Agriculture Secretary Sonny Perdue described the stakes of the Florida governor's election next week as being "cotton-pickin' important" at a campaign event on Saturday for Republican Ron DeSantis.
DeSantis is running against Democratic Tallahassee Mayor Andrew Gillum, who is African American.
"Public policy matters. Leadership matters. And that is why this election is so cotton-pickin' important to the state of Florida," Perdue, a former governor of Georgia, told supporters in Lakeland. "I hope you all don't mess it up."
DeSantis' campaign did not immediately respond to CNN's request for comment on Perdue's statement. In an email to Politico, which first reported the comments, a DeSantis spokesman said, "We were happy to have (Perdue) in Polk County campaigning with us," but referred any questions to the secretary's office.
Earlier this year, David Bossie, President Donald Trump's former deputy campaign manager, came under fire when he used the phrase "cotton pickin'" during an appearance on Fox News with an African-American guest.
Fox News host Ed Henry called the phrase "obviously offensive" and Bossie was reportedly suspended from the network over the comments.
In a statement, a Fox News spokesperson said "David Bossie's comments today were deeply offensive and wholly inappropriate. His remarks do not reflect the sentiments of Fox News and we do not in any way condone them."
In a post written shortly after the Bossie incident, former Virginia Democratic Sen. Jim Webb wrote a response in part to Joel Payne, the strategist to whom Bossie made the remark. Webb wrote about the origins of the phrase "cotton picker," and defended it as a long-used phrase in the South that had no racist connotation.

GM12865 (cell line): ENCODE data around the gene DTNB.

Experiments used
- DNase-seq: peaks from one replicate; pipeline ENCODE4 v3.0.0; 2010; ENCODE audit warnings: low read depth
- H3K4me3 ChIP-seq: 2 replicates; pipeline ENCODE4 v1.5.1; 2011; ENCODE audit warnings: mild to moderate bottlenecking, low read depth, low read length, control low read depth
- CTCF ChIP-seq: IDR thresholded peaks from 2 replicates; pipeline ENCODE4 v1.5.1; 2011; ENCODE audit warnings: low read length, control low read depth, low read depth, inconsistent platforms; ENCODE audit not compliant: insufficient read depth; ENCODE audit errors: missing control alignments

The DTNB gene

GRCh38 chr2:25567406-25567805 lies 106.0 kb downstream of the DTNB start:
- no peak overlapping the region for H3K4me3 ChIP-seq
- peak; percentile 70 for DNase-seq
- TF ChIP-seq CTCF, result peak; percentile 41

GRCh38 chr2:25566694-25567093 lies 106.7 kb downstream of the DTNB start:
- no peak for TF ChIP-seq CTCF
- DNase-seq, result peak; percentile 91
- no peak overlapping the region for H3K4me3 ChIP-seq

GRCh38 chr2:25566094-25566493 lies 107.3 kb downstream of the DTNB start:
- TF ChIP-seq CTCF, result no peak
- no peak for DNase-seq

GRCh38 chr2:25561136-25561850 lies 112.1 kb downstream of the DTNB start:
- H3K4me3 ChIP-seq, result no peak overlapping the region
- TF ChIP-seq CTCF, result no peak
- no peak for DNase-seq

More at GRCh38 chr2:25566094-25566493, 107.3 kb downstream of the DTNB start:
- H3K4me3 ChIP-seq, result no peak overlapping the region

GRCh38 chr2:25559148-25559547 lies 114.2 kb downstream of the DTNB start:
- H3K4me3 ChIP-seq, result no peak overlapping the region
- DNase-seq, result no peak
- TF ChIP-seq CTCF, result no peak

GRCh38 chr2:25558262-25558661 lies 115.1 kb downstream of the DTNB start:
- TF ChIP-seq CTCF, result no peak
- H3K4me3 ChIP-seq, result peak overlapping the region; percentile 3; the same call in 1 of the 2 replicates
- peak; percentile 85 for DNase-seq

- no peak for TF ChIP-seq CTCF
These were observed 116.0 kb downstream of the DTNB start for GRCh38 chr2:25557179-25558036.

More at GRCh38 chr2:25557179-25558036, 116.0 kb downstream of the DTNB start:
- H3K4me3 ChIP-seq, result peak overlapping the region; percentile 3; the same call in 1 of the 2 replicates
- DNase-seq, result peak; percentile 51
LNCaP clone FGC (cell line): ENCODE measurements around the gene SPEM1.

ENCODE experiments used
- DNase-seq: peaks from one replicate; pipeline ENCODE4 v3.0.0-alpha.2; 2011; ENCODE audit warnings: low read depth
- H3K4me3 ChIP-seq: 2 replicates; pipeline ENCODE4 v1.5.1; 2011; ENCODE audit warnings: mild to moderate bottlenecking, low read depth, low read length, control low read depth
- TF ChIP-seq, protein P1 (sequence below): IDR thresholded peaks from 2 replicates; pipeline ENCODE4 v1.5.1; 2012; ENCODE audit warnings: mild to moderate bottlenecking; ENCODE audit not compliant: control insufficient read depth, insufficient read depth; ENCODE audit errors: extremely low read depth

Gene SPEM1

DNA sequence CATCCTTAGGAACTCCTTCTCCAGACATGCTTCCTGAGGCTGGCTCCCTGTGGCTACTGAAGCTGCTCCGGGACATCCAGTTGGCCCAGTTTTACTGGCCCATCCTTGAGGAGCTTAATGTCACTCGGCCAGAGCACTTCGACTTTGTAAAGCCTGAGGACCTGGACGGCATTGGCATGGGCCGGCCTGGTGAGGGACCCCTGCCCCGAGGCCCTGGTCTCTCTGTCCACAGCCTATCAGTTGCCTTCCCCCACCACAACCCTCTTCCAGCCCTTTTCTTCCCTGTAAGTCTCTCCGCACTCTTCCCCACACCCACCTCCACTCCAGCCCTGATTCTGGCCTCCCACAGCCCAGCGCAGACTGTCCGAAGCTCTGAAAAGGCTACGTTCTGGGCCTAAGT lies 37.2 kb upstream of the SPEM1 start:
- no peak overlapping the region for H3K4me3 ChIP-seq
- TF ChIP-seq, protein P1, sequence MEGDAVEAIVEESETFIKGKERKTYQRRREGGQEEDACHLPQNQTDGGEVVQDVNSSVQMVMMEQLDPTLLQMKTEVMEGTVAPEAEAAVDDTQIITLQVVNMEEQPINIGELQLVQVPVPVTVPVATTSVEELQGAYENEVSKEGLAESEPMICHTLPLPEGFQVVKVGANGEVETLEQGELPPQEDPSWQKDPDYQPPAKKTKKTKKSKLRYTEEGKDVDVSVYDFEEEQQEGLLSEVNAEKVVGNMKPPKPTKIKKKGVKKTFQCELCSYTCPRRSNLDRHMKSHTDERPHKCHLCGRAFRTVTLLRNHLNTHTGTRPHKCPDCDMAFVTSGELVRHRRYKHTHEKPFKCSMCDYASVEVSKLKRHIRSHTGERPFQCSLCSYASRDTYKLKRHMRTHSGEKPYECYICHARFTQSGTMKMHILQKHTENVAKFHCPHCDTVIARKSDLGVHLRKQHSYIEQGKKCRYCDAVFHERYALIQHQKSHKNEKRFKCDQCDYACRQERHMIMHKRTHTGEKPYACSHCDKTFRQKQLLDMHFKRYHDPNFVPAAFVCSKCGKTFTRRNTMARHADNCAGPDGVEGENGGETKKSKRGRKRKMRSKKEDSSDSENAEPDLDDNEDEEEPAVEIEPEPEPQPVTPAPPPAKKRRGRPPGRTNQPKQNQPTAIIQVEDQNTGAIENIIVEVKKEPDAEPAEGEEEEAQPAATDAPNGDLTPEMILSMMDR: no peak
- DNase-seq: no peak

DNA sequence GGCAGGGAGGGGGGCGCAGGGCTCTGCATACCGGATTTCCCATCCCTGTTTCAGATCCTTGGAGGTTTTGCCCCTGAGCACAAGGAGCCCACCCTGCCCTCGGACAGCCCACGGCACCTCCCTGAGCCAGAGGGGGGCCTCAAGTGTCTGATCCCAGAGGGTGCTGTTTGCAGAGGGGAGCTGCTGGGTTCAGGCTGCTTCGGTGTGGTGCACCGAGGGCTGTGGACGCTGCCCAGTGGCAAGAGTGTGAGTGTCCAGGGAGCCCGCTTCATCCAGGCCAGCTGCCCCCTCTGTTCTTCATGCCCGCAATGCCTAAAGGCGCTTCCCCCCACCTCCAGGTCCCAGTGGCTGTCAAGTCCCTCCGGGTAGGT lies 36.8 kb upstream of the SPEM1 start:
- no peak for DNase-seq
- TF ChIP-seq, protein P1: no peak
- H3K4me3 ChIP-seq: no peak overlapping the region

DeSantis has faced criticism for his own past remarks, from the day after he won the August primary, when he went on Fox News to warn voters not to "monkey this up" by electing Gillum in November. DeSantis denied his choice of words was racially motivated.
The comments from Perdue on Saturday were flagged by the liberal research group American Bridge and could further roil a contest that has frequently been visited by concerns over DeSantis' language and past affiliations, including one with a donor who called former President Barack Obama the n-word and another to anti-Muslim conservative political activist David Horowitz. DeSantis in August also left a racist Facebook group that listed him as an administrator, saying at the time he had been added to it without his knowledge.
"The congressman let us know exactly where he was going to take this race the day after he won the nomination," Gillum said during their first debate, hosted by CNN, on October 21. "The 'monkey up' comment said it all and he's only continued in the course of his campaign to draw all the attention he can to the color of my skin."
During their second meeting, DeSantis, when confronted with those unsavory connections claimed ignorance and lashed out at the moderator, asking, "How the hell am I supposed to know every single statement someone makes?" before framing his refusal to apologize as defiance toward a hostile press.
"I am not going to bow down," he said, "to the altar of media correctness."
Gillum, who had been watching on quietly, coldly dismissed DeSantis' explanation.
"My grandmother used to say, 'A hit dog will holler,' and it hollered through this room," he said, adding a moment later: "Now, I'm not calling Mr. DeSantis a racist, I'm simply saying the racists believe he's a racist."
Earlier in the campaign, Gillum was targeted by racist robo-calls by a white supremacist group based in Idaho, which this week launched an attack on Stacey Abrams, who is also African American and running for governor in Georgia.
Both DeSantis and Georgia GOP gubernatorial nominee Brian Kemp immediately denounced the calls.